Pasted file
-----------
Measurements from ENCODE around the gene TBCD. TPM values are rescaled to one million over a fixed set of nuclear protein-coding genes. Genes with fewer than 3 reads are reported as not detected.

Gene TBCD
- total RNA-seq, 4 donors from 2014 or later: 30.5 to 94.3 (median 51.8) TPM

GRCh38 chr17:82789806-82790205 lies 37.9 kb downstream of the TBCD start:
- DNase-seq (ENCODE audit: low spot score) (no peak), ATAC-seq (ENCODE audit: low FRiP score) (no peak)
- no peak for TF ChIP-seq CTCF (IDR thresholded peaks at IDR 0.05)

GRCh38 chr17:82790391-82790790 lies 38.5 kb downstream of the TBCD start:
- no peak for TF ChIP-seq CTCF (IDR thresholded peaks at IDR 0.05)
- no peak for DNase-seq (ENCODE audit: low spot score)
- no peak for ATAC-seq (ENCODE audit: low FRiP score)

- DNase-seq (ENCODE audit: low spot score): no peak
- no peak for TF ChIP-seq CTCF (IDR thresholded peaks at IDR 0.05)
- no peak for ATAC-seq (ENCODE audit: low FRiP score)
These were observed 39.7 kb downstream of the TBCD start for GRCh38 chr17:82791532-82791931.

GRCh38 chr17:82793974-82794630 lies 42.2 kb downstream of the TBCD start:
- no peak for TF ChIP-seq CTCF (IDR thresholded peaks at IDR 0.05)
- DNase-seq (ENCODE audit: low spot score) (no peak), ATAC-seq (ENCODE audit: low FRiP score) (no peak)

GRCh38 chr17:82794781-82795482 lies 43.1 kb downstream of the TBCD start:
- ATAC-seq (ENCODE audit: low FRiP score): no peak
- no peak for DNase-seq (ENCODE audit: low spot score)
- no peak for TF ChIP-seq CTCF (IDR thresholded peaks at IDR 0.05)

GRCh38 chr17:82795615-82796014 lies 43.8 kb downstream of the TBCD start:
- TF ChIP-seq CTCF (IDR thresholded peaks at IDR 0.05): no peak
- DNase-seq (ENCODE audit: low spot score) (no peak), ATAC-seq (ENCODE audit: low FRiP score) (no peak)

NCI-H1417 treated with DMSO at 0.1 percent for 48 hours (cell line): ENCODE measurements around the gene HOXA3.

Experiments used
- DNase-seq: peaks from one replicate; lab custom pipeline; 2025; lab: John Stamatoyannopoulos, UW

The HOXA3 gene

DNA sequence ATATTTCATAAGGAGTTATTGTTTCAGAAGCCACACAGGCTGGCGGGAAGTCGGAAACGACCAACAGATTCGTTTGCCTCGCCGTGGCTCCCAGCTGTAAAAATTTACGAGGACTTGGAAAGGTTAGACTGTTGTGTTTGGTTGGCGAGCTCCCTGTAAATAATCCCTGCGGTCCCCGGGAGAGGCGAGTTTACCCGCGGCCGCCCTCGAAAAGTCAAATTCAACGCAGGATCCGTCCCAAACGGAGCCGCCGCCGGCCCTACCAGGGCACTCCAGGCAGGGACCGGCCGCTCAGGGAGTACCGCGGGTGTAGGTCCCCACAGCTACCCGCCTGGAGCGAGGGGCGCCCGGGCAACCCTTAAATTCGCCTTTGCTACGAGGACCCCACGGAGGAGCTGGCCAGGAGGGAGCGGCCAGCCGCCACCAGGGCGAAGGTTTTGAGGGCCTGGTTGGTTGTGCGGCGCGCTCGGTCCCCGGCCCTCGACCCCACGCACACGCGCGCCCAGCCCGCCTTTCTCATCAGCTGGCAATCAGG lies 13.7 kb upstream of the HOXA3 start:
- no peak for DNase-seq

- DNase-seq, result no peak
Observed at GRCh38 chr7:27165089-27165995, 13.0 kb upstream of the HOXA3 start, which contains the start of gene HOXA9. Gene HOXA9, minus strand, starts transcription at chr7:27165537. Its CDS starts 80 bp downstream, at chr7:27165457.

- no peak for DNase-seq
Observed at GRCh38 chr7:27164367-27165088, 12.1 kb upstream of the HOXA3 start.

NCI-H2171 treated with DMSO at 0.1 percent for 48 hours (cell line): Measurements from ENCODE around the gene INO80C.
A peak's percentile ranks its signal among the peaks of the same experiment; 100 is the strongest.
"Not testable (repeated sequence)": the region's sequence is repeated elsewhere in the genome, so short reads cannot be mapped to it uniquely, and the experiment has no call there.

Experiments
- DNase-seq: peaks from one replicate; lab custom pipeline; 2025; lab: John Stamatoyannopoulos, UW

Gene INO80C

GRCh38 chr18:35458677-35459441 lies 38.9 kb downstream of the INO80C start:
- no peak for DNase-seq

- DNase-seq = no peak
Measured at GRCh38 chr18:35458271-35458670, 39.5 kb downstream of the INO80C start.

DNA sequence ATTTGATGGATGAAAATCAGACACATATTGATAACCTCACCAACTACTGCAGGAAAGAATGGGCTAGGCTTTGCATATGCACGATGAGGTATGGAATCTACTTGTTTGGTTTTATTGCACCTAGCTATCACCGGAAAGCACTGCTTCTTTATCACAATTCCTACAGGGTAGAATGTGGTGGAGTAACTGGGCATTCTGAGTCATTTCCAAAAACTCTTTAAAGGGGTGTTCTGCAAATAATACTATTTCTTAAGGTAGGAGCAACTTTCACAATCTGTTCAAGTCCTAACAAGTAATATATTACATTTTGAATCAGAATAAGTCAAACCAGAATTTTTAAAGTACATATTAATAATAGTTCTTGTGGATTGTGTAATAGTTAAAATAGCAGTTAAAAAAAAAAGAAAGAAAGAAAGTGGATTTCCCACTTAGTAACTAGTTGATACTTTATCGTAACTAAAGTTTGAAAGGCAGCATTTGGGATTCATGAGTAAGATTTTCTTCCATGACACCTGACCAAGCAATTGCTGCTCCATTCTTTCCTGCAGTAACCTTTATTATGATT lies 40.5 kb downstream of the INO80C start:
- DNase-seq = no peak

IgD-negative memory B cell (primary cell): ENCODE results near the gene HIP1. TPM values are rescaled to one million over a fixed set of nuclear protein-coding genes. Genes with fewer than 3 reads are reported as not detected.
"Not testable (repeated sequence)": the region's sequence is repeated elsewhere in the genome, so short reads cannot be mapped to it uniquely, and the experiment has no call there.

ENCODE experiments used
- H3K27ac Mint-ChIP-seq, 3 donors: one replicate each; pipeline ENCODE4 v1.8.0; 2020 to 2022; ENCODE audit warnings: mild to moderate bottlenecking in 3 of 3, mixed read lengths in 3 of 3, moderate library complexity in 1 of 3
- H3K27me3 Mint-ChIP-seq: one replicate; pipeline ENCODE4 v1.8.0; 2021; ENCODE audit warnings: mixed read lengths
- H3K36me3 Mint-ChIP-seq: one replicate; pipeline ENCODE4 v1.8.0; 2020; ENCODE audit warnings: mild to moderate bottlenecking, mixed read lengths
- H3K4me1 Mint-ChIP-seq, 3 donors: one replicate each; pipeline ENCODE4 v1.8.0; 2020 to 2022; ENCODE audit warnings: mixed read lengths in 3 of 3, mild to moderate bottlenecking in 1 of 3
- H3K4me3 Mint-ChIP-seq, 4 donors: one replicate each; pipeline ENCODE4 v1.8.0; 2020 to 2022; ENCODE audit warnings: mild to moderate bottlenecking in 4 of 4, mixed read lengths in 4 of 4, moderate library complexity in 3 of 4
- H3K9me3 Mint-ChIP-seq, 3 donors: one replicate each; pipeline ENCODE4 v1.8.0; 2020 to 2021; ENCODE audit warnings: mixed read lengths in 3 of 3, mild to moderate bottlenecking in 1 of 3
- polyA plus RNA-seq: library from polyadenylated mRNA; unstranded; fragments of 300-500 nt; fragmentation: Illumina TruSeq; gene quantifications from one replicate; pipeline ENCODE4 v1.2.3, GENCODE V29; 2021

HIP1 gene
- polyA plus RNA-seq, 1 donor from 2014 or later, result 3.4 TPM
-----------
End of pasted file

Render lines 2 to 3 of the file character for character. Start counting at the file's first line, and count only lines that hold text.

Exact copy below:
Gene TBCD
- total RNA-seq, 4 donors from 2014 or later: 30.5 to 94.3 (median 51.8) TPM